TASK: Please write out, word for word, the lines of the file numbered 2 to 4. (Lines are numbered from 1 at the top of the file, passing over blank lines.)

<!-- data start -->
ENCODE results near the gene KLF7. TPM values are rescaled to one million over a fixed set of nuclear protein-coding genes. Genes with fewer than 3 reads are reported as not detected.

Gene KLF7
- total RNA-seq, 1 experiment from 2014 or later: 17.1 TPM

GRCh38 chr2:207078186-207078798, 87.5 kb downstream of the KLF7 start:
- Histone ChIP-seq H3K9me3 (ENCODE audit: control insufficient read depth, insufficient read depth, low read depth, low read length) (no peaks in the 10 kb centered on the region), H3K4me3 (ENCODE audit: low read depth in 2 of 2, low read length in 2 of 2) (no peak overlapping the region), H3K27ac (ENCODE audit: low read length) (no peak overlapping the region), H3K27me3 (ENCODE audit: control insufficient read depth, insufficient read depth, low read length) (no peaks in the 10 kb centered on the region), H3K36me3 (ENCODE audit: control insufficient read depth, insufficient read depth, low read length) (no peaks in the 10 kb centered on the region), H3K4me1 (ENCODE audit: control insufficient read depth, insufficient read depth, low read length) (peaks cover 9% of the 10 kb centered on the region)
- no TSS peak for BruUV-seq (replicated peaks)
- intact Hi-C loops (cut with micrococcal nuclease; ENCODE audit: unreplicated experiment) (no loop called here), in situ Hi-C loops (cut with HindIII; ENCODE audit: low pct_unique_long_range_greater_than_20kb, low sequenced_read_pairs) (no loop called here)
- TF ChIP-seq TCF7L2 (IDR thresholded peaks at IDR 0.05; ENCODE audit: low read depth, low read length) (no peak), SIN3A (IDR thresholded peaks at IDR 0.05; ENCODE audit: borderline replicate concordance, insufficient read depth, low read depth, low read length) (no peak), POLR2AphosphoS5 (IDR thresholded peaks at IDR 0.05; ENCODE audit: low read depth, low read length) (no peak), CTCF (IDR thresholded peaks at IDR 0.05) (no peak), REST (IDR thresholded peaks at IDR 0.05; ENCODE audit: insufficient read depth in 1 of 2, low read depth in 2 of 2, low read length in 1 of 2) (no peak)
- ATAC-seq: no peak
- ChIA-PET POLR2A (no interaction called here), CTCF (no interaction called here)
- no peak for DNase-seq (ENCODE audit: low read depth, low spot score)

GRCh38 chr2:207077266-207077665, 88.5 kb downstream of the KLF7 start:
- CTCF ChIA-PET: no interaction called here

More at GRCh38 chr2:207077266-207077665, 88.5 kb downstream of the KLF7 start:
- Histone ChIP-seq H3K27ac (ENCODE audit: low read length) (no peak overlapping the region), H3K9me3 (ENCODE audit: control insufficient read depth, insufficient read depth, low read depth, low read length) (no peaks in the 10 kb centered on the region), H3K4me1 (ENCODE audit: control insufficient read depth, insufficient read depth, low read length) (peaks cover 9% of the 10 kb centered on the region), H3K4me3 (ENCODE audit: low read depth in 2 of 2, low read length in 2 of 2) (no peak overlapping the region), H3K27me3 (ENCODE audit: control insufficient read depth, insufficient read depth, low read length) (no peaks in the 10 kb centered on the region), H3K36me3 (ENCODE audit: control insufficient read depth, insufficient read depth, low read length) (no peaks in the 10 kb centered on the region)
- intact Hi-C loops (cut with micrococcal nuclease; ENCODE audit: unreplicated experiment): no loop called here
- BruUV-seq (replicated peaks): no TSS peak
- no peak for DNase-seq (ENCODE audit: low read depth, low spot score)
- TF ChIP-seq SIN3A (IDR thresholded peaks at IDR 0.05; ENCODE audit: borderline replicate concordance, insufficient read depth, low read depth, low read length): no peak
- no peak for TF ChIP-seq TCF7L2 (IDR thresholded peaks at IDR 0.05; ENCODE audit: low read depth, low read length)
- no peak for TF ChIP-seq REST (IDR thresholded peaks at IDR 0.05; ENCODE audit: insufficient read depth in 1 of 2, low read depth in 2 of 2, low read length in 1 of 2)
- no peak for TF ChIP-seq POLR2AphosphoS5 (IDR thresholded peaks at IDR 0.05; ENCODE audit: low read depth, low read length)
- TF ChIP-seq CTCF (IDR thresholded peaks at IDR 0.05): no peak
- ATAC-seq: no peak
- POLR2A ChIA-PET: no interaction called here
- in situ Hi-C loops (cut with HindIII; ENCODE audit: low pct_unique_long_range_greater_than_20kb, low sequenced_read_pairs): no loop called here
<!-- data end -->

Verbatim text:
Gene KLF7
- total RNA-seq, 1 experiment from 2014 or later: 17.1 TPM

GRCh38 chr2:207078186-207078798, 87.5 kb downstream of the KLF7 start: